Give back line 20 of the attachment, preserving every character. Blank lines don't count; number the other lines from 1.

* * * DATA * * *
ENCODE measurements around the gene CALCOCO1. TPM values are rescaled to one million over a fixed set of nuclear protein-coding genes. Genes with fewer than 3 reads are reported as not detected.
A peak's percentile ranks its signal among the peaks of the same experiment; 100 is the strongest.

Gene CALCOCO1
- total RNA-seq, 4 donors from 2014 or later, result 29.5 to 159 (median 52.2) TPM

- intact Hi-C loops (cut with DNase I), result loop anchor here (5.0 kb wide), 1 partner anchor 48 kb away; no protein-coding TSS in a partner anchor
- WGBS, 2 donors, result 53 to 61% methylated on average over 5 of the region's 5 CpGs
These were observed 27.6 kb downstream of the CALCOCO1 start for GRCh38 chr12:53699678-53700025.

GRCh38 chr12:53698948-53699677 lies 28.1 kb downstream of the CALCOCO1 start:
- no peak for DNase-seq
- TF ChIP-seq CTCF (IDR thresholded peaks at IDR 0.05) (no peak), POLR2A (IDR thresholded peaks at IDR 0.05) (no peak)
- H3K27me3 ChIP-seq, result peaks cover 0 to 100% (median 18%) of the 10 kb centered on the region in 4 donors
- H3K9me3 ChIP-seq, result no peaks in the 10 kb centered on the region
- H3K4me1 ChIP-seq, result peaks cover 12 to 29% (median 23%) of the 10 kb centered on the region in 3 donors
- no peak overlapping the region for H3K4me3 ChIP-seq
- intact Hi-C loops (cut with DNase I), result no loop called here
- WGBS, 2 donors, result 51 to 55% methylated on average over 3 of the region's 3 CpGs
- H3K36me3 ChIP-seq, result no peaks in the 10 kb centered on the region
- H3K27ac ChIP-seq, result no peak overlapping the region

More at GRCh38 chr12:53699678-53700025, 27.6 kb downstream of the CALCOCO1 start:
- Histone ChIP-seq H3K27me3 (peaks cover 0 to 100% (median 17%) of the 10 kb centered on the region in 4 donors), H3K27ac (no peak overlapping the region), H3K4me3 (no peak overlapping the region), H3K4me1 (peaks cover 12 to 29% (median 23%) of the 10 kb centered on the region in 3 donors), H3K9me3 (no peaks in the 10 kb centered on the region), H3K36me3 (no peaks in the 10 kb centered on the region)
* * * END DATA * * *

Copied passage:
- Histone ChIP-seq H3K27me3 (peaks cover 0 to 100% (median 17%) of the 10 kb centered on the region in 4 donors), H3K27ac (no peak overlapping the region), H3K4me3 (no peak overlapping the region), H3K4me1 (peaks cover 12 to 29% (median 23%) of the 10 kb centered on the region in 3 donors), H3K9me3 (no peaks in the 10 kb centered on the region), H3K36me3 (no peaks in the 10 kb centered on the region)